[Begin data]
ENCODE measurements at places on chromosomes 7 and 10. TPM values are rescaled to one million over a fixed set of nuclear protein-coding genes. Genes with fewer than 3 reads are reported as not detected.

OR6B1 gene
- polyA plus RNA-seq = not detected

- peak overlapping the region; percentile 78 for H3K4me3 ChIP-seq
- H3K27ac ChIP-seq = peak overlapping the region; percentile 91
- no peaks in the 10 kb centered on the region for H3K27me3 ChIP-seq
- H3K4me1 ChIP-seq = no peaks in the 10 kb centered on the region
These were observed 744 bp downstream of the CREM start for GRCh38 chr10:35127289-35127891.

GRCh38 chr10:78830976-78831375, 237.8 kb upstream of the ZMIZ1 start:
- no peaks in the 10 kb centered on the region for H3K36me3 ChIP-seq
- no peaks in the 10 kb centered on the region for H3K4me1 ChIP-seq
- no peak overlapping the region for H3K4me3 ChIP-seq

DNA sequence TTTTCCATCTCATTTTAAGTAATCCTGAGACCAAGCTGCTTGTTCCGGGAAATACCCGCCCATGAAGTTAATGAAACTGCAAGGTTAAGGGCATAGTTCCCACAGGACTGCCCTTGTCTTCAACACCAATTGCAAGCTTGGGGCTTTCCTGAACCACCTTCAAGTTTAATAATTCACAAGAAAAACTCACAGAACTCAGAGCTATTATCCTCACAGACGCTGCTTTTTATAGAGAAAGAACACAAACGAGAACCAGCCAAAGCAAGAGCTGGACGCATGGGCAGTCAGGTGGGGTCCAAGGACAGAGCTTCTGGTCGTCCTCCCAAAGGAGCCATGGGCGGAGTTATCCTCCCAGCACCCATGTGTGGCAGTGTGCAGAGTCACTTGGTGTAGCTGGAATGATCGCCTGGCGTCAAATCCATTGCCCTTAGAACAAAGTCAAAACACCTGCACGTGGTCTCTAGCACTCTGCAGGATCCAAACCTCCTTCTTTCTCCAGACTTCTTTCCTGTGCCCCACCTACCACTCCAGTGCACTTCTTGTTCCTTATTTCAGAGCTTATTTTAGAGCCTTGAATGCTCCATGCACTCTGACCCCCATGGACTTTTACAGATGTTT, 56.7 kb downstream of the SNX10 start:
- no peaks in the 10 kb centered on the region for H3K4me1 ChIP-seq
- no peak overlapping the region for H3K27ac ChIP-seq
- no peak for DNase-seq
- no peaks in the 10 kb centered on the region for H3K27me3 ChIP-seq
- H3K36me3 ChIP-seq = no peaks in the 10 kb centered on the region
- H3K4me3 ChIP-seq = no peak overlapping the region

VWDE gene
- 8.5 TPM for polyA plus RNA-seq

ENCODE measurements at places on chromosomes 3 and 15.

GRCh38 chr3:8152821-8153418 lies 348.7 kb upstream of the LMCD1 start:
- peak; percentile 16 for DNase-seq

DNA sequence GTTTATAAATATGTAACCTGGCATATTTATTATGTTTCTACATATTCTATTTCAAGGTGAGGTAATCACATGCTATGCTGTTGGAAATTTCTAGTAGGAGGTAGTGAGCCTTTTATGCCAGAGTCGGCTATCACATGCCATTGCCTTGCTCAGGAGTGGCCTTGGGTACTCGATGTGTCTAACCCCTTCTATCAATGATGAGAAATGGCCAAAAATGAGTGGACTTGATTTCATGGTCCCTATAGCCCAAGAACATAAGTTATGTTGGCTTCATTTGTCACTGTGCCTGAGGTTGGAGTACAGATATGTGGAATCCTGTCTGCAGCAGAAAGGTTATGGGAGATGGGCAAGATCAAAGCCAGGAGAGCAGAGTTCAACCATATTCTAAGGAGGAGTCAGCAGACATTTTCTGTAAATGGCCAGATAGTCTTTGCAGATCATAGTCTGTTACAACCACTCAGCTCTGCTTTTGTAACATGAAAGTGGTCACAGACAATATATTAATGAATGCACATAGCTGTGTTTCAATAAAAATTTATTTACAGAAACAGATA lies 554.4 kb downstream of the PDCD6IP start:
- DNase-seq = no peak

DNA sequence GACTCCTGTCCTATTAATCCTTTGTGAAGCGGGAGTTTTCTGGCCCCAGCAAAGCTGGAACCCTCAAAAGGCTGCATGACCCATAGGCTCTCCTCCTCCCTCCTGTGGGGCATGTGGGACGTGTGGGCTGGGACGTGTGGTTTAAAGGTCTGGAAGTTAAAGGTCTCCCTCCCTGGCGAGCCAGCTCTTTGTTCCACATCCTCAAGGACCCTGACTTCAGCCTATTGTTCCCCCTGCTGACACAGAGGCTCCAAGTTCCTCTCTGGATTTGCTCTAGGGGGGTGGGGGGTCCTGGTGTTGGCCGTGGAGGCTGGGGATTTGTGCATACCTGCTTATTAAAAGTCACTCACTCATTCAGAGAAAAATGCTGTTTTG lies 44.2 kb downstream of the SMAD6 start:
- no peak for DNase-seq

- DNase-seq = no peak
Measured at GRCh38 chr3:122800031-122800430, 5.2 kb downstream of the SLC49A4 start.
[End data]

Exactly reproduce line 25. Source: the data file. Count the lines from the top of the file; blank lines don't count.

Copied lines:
DNA sequence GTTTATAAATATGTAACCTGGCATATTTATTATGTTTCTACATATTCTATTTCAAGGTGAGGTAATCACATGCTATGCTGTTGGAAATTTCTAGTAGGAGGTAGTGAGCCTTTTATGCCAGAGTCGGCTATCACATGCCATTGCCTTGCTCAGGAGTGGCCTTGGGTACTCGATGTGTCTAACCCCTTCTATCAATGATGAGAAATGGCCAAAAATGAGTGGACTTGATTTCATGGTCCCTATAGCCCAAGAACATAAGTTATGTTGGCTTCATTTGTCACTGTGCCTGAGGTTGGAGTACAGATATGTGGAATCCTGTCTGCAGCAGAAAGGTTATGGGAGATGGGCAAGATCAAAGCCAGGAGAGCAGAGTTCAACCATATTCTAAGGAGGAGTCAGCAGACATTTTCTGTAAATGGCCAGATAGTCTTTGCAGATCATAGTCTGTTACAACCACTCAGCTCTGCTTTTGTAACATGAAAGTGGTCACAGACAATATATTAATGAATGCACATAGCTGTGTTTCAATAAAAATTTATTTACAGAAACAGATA lies 554.4 kb downstream of the PDCD6IP start: